Once such strategy involves the use of non-biodegradable nanoparticles for the delivery of photosensitizer compounds such as, ceramic (silica), gold, iron oxide and polyacrylamide nanoparticles. Such nanoparticles are not typically utilized as a means of compound delivery due to their inability to degrade and to release compounds in a controlled manner. However, given that photosensitizers are not themselves toxic to targeted cells, but instead act like catalysts to produce toxic products from non-toxic dissolved oxygen, non-biodegradable nanoparticles may be used as carriers for directed delivery of photosensitizers to target tissue. To be effective, however, non-biodegradable nanoparticles must be small enough in size to have a volume of distribution roughly equivalent to that of the photosensitizer, thereby extensively limiting compound size to a maximum allowable diameter of 100 nm, and preferably less than 50 nm.
 Another strategy involves the use of biodegradable nanoparticles, which are advantageously capable of providing high compound loading, the possibility of controlling compound release and the existence of a wide variety of materials and manufacturing processes. Biodegradable nanoparticles are solid colloidal particles formed by the association of suitable polymers. It is known that the chemical composition of such polymers can be readily designed to incorporate compounds with variable degrees of hydrophobicity, molecular weight and charge. The surface properties and morphologies can also be optimized for controlled compound release kinetics and polymer degradation. For instance, attachment of site-specific moieties may enable active targeting of compounds, and modifying the surface with polymers, such as poly(ethylene glycol) and poly(ethylene oxide) may prolong circulation times. As such, biodegradable nanoparticles are known as pharmaceutically acceptable delivery vehicles for lipophilic compounds, such as, for example, photosensitizers.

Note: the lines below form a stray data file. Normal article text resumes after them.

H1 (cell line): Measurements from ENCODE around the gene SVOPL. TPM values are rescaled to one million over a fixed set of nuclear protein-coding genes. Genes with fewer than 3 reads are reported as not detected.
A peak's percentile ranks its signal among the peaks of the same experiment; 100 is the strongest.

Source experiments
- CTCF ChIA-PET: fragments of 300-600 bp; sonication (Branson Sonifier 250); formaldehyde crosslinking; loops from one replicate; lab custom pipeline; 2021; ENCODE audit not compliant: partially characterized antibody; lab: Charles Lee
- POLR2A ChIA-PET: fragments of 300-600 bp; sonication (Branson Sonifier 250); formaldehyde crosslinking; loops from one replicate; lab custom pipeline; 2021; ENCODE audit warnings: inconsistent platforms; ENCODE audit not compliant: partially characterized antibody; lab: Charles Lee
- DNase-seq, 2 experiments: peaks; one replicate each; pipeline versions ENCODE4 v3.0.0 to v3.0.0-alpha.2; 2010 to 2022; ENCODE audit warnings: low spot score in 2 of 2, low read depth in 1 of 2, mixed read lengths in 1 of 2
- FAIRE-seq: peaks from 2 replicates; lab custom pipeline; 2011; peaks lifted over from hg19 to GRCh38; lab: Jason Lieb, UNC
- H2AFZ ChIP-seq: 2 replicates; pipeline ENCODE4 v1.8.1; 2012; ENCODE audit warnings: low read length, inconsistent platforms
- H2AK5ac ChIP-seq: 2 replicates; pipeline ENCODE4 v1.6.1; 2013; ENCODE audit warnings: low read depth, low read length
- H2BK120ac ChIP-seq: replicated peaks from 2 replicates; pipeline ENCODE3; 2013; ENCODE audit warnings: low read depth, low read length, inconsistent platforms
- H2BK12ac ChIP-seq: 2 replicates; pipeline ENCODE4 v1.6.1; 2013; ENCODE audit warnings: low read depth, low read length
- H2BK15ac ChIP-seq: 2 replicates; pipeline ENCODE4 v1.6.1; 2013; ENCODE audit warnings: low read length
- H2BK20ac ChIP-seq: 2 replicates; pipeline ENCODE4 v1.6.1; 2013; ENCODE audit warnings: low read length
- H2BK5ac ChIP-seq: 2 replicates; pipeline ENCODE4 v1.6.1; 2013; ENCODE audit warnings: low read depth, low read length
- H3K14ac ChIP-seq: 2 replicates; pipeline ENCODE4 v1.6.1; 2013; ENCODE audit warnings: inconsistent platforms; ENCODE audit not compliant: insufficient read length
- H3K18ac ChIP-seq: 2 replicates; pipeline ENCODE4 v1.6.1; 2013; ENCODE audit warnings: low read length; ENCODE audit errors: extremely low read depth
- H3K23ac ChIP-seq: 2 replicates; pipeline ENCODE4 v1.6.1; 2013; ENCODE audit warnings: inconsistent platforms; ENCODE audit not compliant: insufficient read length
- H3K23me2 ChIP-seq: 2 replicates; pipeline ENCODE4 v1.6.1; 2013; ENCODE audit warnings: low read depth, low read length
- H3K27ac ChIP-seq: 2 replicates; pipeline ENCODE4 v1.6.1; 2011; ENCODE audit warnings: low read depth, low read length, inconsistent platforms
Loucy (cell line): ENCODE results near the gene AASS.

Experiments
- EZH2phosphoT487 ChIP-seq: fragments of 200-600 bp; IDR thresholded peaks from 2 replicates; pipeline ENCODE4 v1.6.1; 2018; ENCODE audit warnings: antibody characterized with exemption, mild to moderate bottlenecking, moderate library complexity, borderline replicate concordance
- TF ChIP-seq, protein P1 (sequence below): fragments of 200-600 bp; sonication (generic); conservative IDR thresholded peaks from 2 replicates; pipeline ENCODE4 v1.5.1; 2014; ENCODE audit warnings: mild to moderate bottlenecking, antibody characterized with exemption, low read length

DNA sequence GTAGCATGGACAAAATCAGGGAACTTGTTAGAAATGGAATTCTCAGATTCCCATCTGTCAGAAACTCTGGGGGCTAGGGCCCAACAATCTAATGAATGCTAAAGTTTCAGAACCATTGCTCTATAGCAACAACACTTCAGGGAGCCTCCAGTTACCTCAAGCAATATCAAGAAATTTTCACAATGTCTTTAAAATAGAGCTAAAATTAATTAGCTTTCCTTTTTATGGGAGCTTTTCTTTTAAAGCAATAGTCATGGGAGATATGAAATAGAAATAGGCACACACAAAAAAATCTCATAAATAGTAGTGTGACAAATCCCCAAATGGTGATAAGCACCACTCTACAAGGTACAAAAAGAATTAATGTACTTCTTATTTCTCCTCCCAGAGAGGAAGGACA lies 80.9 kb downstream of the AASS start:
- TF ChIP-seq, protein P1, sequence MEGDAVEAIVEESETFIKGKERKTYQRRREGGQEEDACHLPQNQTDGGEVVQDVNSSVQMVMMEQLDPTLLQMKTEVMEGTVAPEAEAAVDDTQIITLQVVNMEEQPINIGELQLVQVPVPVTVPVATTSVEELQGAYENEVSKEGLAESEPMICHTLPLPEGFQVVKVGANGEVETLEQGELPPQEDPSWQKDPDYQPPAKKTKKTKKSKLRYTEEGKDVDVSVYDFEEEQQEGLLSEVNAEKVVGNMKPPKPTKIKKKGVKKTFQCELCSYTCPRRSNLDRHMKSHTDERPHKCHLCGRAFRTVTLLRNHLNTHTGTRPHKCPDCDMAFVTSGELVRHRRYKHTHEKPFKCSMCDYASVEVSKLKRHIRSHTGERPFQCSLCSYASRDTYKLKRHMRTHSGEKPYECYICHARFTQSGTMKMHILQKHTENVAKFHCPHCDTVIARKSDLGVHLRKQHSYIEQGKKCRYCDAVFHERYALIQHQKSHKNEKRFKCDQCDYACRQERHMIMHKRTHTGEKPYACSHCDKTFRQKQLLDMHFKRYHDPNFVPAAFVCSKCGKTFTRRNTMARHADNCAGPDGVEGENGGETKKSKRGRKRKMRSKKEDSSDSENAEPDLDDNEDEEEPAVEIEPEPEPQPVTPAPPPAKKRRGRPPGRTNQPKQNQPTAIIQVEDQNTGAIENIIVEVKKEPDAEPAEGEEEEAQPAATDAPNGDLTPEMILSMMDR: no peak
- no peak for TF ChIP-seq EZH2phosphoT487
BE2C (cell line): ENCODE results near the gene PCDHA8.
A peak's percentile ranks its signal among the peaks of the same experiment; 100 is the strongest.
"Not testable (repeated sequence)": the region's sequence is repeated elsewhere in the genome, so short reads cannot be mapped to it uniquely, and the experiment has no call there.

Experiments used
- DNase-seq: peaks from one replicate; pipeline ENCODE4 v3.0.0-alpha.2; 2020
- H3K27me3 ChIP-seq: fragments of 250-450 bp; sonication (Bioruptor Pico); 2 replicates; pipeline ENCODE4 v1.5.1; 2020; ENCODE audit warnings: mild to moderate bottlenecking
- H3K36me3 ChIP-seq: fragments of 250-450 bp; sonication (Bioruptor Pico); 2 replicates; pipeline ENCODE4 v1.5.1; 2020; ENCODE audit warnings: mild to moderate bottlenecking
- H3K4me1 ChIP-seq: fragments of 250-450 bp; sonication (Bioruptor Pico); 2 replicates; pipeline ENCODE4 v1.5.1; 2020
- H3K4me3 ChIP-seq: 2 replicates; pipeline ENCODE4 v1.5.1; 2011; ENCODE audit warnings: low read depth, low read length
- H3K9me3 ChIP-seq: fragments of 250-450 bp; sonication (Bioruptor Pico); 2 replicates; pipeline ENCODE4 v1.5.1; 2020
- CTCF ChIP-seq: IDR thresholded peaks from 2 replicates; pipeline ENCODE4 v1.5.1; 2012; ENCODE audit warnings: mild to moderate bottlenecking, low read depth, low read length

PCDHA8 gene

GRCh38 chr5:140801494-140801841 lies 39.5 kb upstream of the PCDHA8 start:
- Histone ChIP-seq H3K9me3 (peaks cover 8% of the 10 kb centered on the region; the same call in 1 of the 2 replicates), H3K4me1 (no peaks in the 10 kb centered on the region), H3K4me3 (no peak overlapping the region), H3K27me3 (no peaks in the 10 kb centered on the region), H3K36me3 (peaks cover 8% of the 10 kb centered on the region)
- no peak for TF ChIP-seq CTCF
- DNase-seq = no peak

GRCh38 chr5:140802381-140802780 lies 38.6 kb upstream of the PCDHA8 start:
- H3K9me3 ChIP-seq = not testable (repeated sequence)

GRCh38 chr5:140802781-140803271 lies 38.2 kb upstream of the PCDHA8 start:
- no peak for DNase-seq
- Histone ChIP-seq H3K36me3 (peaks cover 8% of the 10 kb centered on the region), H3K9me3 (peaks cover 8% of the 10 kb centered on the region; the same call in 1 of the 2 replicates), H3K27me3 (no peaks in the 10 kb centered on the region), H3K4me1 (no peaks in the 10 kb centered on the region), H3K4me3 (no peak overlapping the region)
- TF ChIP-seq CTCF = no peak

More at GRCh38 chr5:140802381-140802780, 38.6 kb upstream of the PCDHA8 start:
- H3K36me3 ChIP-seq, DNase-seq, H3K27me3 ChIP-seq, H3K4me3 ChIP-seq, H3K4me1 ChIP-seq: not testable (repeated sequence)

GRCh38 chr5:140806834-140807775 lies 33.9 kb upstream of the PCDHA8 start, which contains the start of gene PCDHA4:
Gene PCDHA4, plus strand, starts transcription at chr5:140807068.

Due to difficulties in applying light therapy, including the costs of the light source and variability of light application by people in their home, PDT treatment can also suffer from inadequate or inconsistent activation of photosensitizers, thereby reducing the efficacy of the clinical application. Given the essential role of oxygen in PDT therapy, it may be possible to use alternative activation methods of photosensitizers and/or oxygen production to enhance PDT treatment. For instance, increasing the availability of oxygen by, for example, the application of hydrogen peroxide may provide a synergistic effect when applied in combination with PDT treatment.
 Thus, there is first a need for a compound (e.g., photosensitizer) delivery system that can incorporate the compound within the system efficiently without loss or alteration of its activity, be biodegradable and result in minimum immunogenicity. The system may further provide a selective accumulation (i.e. in therapeutic concentrations) of the compound within the diseased tissue with little or no uptake by normal/healthy surrounding cells. The system may further provide an environment for the compound to be administered parenterally (systemically or topically or in aerosol suspension) for treatment. There is also a need for a means for activating a compound (e.g. photosensitizer) that may or may not involve the use of light.